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27/05/2014 04:18 BST | Updated 27/05/2014 07:59 BST

#BringBackOurGirls: Nigeria Military Says It Knows Where Kidnapped Schoolgirls Are – But Won't Rescue Them

Nigeria's military has apparently located nearly 300 schoolgirls abducted by Islamic extremists, but fears using force to try to free them could get them killed.

The country's chief of defence, Air Marshal Alex Badeh, told demonstrators supporting the much-criticised military that Nigerian troops can save the girls.

His comments were reported by the News Agency of Nigeria, a state-run news service.

But he warned: "We can't go and kill our girls in the name of trying to get them back."

Who Are Boko Haram? The Islamist Terrorists Who Have Kidnapped More Than 200 Nigerian Schoolgirls

Nigeria's military has located nearly 300 schoolgirls abducted by Islamic extremists but fears using force to try to free them could get them killed.

The country's chief of defence, Air Marshal Alex Badeh, told demonstrators supporting the much-criticised military that Nigerian troops can save the girls.

But he warned: "We can't go and kill our girls in the name of trying to get them back."

He spoke to thousands of demonstrators who marched to Defense Ministry headquarters in Abuja, the capital. Many were brought in on buses, indicating it was an organised event.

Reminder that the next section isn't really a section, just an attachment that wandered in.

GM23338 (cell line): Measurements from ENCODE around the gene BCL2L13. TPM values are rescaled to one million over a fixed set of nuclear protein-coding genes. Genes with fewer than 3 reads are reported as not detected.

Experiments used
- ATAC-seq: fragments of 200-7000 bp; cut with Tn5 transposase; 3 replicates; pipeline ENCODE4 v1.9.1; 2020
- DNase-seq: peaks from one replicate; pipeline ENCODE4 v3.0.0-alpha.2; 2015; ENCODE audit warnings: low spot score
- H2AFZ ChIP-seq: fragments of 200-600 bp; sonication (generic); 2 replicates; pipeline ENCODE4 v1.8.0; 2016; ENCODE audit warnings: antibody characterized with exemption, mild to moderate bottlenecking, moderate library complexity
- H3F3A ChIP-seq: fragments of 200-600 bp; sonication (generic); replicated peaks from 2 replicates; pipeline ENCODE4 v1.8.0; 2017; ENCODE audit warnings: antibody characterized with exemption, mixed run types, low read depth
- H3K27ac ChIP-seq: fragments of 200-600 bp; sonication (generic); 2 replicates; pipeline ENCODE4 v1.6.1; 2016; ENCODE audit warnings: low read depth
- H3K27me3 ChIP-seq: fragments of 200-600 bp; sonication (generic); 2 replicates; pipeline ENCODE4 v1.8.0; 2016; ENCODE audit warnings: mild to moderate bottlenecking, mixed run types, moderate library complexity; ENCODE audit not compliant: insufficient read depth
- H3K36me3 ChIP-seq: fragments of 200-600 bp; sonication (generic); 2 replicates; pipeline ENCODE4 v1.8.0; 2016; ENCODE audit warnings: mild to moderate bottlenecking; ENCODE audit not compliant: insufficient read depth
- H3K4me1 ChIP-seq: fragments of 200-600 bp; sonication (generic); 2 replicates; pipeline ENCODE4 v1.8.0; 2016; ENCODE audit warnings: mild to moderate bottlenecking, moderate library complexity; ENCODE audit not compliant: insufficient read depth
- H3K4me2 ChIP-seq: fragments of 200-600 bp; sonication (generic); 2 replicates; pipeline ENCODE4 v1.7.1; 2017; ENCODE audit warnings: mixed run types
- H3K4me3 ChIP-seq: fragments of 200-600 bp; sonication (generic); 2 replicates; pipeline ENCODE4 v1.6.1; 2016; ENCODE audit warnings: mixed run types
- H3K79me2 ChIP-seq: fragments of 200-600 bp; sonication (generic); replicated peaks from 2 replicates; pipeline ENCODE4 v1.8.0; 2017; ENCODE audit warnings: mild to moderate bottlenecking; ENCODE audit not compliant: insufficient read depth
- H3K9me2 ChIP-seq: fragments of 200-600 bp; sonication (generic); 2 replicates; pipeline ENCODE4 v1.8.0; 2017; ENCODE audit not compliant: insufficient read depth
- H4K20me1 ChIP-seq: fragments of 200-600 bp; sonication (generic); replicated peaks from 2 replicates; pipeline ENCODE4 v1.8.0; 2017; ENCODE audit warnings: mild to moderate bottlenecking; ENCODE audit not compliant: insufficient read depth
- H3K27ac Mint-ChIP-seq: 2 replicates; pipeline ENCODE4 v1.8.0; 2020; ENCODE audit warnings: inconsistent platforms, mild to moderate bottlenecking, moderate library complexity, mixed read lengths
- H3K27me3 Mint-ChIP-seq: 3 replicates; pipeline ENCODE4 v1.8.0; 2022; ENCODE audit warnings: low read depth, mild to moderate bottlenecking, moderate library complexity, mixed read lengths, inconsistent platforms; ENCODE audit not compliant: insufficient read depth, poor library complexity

Asked by reporters where they had found the girls, Badeh refused to elaborate.

"We want our girls back. I can tell you we can do it. Our military can do it. But where they are held, can we go with force?" he asked the crowd.

People roared back, "No!"

"If we go with force what will happen?" Badeh asked.

"They will die," the demonstrators responded.

That appeared to leave negotiation the sole option, but a human rights activist close to negotiators said a deal to swap the girls for detained Boko Haram members was agreed last week and then scuttled at the last minute by President Goodluck Jonathan.

The activist who is close to those mediating between Boko Haram extremists and government officials said the girls would have been freed last week Monday.

Jonathan had already told British officials that he would not consider an exchange. The source spoke on condition of anonymity because of the sensitivity of the issue.

Nigeria's military and government have faced national and international outrage over their failure to rescue the girls seized by Boko Haram militants from a remote northeastern school six weeks ago.

Jonathan's reluctance to accept offered help for weeks is seen as unwillingness to have outsiders looking in on what is considered a very corrupt force.

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